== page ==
Angry Farah hits back at critics in Salazar doping row
A defiant Mo Farah angrily hit back at critics Friday, saying he was never given any banned drugs while a member of the Nike Oregon Project and claiming he has been unfairly singled out in the scandal surrounding his former coach Alberto Salazar.
Farah, one of British track's highest profile athletes, said "there are no allegations" against him as controversy continued to rage over Salazar who has been slapped with a four-year ban by the United States Anti-Doping Agency.
"I was never given anything," said four-time Olympic champion Farah, breaking his silence on the scandal just hours after US sportswear giant Nike said it planned to shut down its Oregon Project training group following 61-year-old Salazar's suspension.
Defending champion Farah was among a group of elite runners who gathered Friday for a news conference two days before the Chicago Marathon.
But most of the focus was on the recent banning of Salazar.
Farah, who has never tested positive, waited more than two years after the accusations were first made against Salazar before parting ways with the coach in October 2017.
He expressed disappointed in what he considered a line of questioning at the news conference that has been covered already.
"It's very disappointing to see this, you guys going at it again and again. As I said, there is no allegation against me, I've not done anything wrong. These allegations, let's be clear here, are about Alberto Salazar," Farah said.
"There are no allegations against Mo Farah for any wrongdoing."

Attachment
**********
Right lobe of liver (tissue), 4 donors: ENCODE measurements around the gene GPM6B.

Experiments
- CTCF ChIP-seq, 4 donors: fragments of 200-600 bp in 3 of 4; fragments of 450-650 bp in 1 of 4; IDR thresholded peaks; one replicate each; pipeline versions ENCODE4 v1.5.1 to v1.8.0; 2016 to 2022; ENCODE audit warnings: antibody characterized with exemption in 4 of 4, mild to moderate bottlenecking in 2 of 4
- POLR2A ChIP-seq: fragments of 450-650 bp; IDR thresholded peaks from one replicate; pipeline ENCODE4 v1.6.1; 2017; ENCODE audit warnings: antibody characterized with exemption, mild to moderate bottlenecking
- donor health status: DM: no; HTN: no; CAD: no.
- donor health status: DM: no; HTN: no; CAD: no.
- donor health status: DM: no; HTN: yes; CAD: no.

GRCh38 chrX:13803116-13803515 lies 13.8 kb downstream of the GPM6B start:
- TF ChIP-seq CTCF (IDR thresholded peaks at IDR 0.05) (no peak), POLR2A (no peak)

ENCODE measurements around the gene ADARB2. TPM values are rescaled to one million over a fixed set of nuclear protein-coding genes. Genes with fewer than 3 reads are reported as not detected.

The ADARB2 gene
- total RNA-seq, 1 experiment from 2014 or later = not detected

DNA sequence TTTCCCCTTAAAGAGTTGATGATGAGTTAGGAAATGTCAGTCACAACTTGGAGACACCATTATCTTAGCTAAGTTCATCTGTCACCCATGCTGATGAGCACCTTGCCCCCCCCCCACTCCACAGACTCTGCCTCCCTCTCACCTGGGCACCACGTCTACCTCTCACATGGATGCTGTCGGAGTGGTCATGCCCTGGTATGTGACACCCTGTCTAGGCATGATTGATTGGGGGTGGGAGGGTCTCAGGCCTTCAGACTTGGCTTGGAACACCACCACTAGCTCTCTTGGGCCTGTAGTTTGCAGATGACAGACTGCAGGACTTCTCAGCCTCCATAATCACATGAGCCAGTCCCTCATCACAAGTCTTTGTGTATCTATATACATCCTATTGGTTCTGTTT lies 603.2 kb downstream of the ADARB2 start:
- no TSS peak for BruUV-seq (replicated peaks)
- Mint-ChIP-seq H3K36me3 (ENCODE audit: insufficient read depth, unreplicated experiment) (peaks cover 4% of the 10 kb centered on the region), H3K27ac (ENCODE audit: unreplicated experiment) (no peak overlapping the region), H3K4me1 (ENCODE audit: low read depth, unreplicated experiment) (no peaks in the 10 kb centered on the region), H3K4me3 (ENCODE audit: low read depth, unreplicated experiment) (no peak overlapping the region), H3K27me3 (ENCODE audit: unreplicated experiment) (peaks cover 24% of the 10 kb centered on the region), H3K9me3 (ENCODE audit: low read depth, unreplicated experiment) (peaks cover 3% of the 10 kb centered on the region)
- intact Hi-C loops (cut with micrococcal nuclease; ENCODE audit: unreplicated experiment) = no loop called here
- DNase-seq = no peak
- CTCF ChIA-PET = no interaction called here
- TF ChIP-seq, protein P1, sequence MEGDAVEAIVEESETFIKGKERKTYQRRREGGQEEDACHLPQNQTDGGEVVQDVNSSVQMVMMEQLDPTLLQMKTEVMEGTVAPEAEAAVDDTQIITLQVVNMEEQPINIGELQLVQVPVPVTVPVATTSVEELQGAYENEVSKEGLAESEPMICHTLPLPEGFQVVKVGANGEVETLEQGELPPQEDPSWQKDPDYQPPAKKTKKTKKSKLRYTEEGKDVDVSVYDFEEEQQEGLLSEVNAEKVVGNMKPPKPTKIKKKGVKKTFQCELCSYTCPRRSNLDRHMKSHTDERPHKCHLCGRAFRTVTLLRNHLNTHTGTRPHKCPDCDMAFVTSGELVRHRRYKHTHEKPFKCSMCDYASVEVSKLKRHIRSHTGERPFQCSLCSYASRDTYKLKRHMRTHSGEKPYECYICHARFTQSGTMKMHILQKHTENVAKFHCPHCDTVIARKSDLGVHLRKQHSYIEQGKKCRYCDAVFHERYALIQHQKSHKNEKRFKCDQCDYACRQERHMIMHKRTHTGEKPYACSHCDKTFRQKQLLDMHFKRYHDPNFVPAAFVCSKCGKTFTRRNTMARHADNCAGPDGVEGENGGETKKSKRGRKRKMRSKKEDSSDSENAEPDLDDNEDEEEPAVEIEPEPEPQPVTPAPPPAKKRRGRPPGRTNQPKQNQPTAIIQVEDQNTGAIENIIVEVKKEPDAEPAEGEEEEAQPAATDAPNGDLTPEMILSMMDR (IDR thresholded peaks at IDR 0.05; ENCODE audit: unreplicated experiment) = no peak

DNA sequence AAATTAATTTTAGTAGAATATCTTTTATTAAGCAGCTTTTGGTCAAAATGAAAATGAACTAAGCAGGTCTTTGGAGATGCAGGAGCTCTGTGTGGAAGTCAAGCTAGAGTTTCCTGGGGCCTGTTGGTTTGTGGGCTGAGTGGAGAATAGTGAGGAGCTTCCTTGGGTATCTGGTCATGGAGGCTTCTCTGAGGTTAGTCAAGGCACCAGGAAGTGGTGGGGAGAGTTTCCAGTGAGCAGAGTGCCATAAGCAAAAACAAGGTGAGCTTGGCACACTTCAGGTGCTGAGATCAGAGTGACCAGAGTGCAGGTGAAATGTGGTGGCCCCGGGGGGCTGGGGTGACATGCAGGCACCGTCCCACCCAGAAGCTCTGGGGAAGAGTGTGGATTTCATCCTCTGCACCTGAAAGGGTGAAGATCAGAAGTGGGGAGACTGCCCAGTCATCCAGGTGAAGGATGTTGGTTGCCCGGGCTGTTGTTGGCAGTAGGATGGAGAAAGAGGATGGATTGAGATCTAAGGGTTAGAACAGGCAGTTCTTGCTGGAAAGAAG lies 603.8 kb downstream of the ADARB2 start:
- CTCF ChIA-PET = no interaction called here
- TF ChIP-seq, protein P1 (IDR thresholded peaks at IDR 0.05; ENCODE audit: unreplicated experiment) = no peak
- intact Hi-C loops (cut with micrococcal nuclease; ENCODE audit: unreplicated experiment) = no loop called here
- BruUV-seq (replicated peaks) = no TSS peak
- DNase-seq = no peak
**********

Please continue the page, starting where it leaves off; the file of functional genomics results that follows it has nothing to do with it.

Farah insisted he was clean, adding "I can't win whatever I do."
"I'm probably one of the most tested athletes in the world," he said. "I get tested all the time and I'm happy to be tested anytime, anywhere and for my samples to be used for whatever they need to do.
"Keep it and freeze it, there is not much more I can do."
Farah refused to answer directly when was asked several times whether he was disappointed in his former coach.
He added his success comes from hard work and maturity and not from performance-enhancing drugs.
"(Don't) try and take away what I have earned from hard work .... I have learned to win races and control races," he said.
US distance runners Galen Rupp and Jordan Hasay were also coached by Salazar until last Monday.
Rupp said he has not communicated with Salazar since the ban but is supporting his former coach.
"I understand that it's under appeal and I support him in that appeal," Rupp told reporters.
As for Hasay, she also has not had any contact with Salazar since the ban but missed his positivity.
- Support of athletes -
"It's hard because he's very, very close to me. Usually the last few weeks before the marathon are fun because he starts getting anxious and starts calling three times a day about 'You should bring your grey socks instead of white socks' or this or that.
"Just little stuff. Just in the sense of having that mentor and that friendship and those last moments of advice and excitement before the race, that's been tough. I really miss that," Hasay said.
She added that she had no knowledge of any wrongdoing by Salazar.
"I've never been offered anything or seen anything and if that were to happen I would have left long ago," Hasay said.
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